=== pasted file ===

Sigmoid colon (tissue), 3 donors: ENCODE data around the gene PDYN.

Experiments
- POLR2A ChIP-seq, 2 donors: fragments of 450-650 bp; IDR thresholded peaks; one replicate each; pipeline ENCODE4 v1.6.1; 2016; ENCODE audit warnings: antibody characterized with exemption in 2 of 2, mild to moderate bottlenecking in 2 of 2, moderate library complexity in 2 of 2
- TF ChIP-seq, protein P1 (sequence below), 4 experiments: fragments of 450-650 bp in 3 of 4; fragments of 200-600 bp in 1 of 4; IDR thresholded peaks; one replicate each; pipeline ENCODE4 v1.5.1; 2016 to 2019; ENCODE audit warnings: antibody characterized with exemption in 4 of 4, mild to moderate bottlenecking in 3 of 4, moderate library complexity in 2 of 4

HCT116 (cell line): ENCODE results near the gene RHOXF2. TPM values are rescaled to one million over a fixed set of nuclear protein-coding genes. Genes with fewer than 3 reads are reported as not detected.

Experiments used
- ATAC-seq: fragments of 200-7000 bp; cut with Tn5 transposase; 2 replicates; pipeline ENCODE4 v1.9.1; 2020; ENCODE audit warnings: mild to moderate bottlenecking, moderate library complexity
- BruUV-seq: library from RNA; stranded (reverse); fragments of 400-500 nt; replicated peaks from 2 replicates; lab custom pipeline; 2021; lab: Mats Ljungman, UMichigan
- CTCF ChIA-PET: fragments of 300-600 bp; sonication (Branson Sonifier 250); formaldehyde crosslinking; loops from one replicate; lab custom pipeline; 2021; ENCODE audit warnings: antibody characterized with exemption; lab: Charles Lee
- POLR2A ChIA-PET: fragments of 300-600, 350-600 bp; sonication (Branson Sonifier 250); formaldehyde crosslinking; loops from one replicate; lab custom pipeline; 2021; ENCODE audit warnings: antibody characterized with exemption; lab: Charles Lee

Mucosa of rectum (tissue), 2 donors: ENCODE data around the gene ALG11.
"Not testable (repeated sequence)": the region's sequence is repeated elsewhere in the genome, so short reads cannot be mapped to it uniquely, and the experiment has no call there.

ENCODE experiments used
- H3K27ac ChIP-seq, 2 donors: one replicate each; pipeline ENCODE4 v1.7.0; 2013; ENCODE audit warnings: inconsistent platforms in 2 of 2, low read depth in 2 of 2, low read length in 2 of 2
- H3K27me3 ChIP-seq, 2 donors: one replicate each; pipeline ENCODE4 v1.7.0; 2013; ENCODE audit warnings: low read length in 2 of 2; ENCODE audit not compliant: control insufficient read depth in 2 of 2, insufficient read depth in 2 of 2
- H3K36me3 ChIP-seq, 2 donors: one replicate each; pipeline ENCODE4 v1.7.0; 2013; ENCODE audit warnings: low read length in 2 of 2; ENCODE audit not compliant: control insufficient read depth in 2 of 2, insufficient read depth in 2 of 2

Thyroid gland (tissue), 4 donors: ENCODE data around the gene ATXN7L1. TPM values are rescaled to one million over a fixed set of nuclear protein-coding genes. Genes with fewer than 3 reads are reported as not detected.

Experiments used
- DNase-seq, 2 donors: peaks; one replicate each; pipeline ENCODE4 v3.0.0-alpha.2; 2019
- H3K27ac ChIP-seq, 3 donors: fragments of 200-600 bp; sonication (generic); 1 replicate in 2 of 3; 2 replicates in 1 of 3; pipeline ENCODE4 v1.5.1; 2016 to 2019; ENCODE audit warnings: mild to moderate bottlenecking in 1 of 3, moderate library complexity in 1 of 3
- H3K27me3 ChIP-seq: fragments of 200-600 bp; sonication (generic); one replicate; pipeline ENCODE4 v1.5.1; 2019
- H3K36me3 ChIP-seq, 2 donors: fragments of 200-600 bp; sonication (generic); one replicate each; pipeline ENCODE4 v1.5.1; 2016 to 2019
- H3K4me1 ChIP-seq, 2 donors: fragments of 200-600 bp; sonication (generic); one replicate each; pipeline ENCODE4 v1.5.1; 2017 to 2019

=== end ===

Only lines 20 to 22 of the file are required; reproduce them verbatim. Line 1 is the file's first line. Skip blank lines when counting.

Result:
- H3K27ac ChIP-seq, 3 donors: fragments of 200-600 bp; sonication (generic); 1 replicate in 2 of 3; 2 replicates in 1 of 3; pipeline ENCODE4 v1.5.1; 2016 to 2019; ENCODE audit warnings: mild to moderate bottlenecking in 1 of 3, moderate library complexity in 1 of 3
- H3K27me3 ChIP-seq: fragments of 200-600 bp; sonication (generic); one replicate; pipeline ENCODE4 v1.5.1; 2019
- H3K36me3 ChIP-seq, 2 donors: fragments of 200-600 bp; sonication (generic); one replicate each; pipeline ENCODE4 v1.5.1; 2016 to 2019